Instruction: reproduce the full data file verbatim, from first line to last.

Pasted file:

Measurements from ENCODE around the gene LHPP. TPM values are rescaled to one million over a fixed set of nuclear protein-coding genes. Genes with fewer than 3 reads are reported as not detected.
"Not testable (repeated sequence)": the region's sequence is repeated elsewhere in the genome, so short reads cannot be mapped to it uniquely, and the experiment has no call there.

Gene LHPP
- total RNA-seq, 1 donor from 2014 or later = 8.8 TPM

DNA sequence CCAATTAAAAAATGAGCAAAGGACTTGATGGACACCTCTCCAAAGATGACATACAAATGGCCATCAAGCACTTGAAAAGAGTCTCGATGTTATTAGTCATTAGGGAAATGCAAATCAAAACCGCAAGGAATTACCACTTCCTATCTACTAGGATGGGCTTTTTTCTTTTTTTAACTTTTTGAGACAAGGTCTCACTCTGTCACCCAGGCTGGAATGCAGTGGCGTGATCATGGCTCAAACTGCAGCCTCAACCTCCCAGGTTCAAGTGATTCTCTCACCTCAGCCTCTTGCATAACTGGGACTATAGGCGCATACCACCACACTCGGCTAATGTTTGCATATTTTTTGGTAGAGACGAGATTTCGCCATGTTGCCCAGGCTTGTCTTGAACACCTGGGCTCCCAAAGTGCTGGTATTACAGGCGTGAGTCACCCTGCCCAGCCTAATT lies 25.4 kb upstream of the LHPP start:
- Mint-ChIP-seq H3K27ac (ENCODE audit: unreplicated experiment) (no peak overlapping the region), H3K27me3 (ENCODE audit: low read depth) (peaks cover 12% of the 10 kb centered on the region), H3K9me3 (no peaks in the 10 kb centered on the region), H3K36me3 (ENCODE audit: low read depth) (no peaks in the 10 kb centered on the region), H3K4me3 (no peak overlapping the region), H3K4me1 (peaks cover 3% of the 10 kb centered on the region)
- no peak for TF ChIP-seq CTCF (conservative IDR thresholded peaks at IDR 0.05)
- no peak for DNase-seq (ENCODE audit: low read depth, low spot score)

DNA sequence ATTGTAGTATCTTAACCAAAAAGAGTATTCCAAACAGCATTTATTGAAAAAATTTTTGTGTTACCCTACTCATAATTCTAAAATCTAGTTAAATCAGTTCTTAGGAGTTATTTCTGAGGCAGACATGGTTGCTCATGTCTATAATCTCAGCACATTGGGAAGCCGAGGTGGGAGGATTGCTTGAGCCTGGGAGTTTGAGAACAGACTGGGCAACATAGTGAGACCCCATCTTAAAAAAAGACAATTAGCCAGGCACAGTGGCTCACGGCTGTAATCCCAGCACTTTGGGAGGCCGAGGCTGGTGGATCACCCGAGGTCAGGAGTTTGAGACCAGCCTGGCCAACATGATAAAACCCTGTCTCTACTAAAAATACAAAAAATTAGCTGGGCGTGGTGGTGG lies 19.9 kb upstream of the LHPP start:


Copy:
Measurements from ENCODE around the gene LHPP. TPM values are rescaled to one million over a fixed set of nuclear protein-coding genes. Genes with fewer than 3 reads are reported as not detected.
"Not testable (repeated sequence)": the region's sequence is repeated elsewhere in the genome, so short reads cannot be mapped to it uniquely, and the experiment has no call there.

Gene LHPP
- total RNA-seq, 1 donor from 2014 or later = 8.8 TPM

DNA sequence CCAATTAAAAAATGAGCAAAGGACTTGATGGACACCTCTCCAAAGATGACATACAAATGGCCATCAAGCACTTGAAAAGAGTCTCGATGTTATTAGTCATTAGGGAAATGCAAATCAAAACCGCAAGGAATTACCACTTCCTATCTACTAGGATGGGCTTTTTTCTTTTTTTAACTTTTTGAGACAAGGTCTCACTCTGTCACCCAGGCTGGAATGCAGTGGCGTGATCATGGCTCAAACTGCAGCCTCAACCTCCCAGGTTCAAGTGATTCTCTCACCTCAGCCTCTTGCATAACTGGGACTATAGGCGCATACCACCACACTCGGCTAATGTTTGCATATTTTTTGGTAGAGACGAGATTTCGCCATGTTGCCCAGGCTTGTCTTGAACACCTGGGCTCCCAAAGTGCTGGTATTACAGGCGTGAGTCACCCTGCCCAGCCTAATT lies 25.4 kb upstream of the LHPP start:
- Mint-ChIP-seq H3K27ac (ENCODE audit: unreplicated experiment) (no peak overlapping the region), H3K27me3 (ENCODE audit: low read depth) (peaks cover 12% of the 10 kb centered on the region), H3K9me3 (no peaks in the 10 kb centered on the region), H3K36me3 (ENCODE audit: low read depth) (no peaks in the 10 kb centered on the region), H3K4me3 (no peak overlapping the region), H3K4me1 (peaks cover 3% of the 10 kb centered on the region)
- no peak for TF ChIP-seq CTCF (conservative IDR thresholded peaks at IDR 0.05)
- no peak for DNase-seq (ENCODE audit: low read depth, low spot score)

DNA sequence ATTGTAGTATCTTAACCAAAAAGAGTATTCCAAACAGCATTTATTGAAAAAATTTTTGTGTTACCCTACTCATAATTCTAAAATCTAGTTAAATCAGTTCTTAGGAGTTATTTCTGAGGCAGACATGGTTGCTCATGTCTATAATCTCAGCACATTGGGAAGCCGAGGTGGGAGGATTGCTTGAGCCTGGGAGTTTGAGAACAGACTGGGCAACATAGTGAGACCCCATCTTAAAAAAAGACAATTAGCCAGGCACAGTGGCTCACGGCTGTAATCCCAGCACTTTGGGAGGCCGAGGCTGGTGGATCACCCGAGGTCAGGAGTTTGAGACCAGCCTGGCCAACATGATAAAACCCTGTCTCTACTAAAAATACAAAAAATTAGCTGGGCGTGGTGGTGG lies 19.9 kb upstream of the LHPP start: